Forcing myself to take another glimpse, it's as though I'm seeing myself for the first time in twenty--would you believe thirty?--years. Transfixed by the wrinkled, soon-to-be-fifty-year-old frowning back at me from the mirror, I pinch my cheeks to add some color. Pale and dry, my skin just sort of lies there like old leather. If I didn't smell coffee coming from the kitchen, I'd think I was dead.
Though not exactly homecoming queen material, I looked pretty good back in the day. Not that I want to be twenty again, but, well, being young has its merits.
My thoughts flit to Gordon's new paralegal who could pass for Paris Hilton's twin--maybe with a bit more meat on her bones. Maybe that's why I'm noticing the changes in me all of a sudden. Meeting her at our daughter Heather's wedding last weekend and then seeing Debra Stiffler at the store was obviously more than my sagging self could handle.
Daring another look at my reflection, I raise an eyebrow, suck my cheeks in with my teeth, and pull on a sexy look. With all the confidence of Pamela Anderson--well, her mother, anyway--I think to myself: Paris Paralegal can move those baby thighs right on over, 'cause a real woman is a-comin' through!
My husband enters the room again. "Are you okay?" he asks, looking at me strangely as he walks over to his dresser.
I let my cheeks fall back into place and sigh. "I'm fine," I say, thinking I'll break that mirror when he leaves.
Gordon continues to look at me for a moment, then shakes his head, shrugs, and roots around the top drawer for socks. I watch him through the mirror. What does he really think of me? He says all the right things, but what lurks in the hidden corners of his mind? When we gather for office parties, does he compare me to the younger women? Does he prefer their company to mine? Is that why he stays at work so late into the evenings?
Have I let myself go? There's no question that Gordon brightened at the memory of Debra Stiffler. Do I have that same effect on him?
A sock drops from his grasp, and he picks it up with his toes. What a guy. I call him Claw Foot. My toes just sort of stand there like chubby little soldiers, never really amounting to anything. Gordon, on the other hand, scrunches his toes together and, in one quick swoop, goes in for the kill. I tell you, the man is amazing.
I'm sure Gordon is surrounded by temptation. He is handsome, after all. True, his sandy-colored hair is starting to thin a bit, but his goatee makes up for it. All right, so there's a streak of gray in his facial hair, but men look more distinguished with gray. Why is that? I look at his body. The low-carb diet is kicking in big time, and his pounds are melting away as fast as my memory.
He puts on his socks and shoes, then turns to me. "Let's go have that coffee, Gorgeous."
I perk up. It doesn't matter if his glasses do need a change in prescription, he thinks I'm gorgeous. The thought warms me like an electric blanket--or is it just a hot flash?
Gordon walks over and pulls me into his arms. Sucking in my stomach, I throw out my chest. He looks down into my wrinkled face. "I love you," he says tenderly, and for that instant, all is right with my world.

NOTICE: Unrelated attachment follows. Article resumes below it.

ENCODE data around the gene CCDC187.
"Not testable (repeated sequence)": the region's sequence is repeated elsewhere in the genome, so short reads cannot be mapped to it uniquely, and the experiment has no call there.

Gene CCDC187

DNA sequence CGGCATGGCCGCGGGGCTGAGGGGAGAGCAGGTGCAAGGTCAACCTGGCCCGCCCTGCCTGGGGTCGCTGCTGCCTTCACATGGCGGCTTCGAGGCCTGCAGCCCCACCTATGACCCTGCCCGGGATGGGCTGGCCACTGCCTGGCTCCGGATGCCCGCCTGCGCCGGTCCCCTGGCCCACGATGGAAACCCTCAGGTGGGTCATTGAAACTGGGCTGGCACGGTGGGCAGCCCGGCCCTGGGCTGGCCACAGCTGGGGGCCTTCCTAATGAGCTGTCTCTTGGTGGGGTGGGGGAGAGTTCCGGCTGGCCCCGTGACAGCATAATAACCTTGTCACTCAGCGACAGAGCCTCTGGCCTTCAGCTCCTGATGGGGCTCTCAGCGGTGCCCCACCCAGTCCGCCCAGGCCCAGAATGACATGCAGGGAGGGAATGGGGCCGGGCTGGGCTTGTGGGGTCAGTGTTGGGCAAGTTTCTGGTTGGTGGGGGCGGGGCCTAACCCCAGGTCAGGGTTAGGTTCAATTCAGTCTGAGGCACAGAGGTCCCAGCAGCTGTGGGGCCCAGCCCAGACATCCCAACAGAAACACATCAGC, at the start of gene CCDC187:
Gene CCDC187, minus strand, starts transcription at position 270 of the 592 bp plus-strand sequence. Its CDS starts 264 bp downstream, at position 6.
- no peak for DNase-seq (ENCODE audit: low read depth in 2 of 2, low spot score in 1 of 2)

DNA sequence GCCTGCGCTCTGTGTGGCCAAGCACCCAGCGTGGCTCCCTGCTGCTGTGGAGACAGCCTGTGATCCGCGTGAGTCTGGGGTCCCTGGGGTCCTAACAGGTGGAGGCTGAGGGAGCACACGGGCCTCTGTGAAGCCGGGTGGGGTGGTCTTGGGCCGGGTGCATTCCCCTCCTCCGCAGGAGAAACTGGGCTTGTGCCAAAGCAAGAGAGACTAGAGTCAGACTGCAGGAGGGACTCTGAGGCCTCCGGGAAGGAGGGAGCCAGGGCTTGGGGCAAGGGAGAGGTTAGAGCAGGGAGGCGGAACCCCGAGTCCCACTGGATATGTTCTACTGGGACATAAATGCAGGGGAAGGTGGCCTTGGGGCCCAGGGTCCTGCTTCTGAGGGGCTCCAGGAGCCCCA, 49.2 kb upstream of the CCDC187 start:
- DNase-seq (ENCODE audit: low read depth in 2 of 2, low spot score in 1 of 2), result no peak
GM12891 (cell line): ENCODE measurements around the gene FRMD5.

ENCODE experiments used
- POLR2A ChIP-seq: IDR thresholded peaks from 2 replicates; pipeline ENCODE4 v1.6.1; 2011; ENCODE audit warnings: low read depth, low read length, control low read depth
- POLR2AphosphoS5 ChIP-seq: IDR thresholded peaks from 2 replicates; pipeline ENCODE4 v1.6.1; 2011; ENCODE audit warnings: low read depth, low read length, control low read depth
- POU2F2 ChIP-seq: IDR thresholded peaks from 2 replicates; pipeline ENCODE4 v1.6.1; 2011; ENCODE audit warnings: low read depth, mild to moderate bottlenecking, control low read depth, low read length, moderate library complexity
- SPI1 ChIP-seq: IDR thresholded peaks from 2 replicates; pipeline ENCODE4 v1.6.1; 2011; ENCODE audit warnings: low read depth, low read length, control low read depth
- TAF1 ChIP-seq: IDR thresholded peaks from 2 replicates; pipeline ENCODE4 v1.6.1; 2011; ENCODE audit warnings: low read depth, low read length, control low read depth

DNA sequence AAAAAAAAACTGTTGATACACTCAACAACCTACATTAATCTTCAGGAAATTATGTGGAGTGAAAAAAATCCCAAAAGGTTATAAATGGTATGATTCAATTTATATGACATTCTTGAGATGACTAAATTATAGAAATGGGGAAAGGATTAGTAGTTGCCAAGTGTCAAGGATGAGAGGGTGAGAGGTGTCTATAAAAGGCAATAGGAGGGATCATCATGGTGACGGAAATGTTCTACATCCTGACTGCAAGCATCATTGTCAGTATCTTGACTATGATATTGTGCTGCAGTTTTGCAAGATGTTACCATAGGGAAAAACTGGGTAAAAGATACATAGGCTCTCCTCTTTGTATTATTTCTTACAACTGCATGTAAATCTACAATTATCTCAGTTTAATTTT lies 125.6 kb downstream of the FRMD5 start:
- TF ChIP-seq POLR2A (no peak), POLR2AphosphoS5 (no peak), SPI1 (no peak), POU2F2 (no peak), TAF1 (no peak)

"I love you too," I say, meaning it with my whole heart.
He releases his hold and walks out the door. Like a baby duck, I follow him into the kitchen where he pours the steaming brew into our cups.
"Here you go," he says in a chipper voice. He extends the mug toward me and all but skips to his chair.
How can anyone be that happy in the morning? Anytime for that matter? It isn't normal. I should have him committed.
Coffee in hand, I slip over to the sofa.
Gordon pulls open the newspaper and soon wanders into the world of finance. A place of fascination for lawyers, accountants, and financial advisors. A place of sheer boredom for me.
With a glance at the area around his chair, I'm reminded of Gordon's love for stacks. A stack of magazines, stack of laundry, stack of pancakes, it do... --This text refers to an alternate Paperback edition.
This is a very entertaining book. Alot of humor in a lady growing older. It is
also about having faith in God, doing for others and lovin your friends.
I just love Diann Hunt's books! She includes great humor and fun entertaining story lines. I have read 4 of her books now and will be ordering more. Read morePublished 14 months ago by Jackie in MV, WA
This comedy by Diann Hunt is hilarious, same as 'Hot Tropics and Cold Feet'! Diann blends humor with situations that mid-life women can relate with, all while throwing in good... Read morePublished 23 months ago by Pennie
It's a cute book but maybe I missed something in the product detail. This is most definitely a Christian read. References of scripture and prayer are throughout the book. Read morePublished on August 9, 2010 by Bargain Hunter
Diann Hunt is probably one of the funniest authors I have read to date.
Wonderful lite reading but with definite messages of coming up higher in our spiritual walk. Read more
Maggie is feeling old. Her kids are out of the house, she's getting hot flashes, and her husband seems to be looking at younger women. Read morePublished on May 7, 2007 by Deborah
Great book, if you are close to menopause it's a must read.Published on November 9, 2006 by Priscilla Mccalpin
Author Diann Hunt pens the words of Hot Flashes and Cold Cream with both humor and honesty, as she describes a fifty-something woman in the grip of menopause. Read morePublished on March 11, 2006 by Christian Book Previews
This book was funny and relaxing and I enjoyed reading it. The author kept me laughing while at the same time wondering what was coming next for Maggie. Read morePublished on February 17, 2006 by Connie Sheets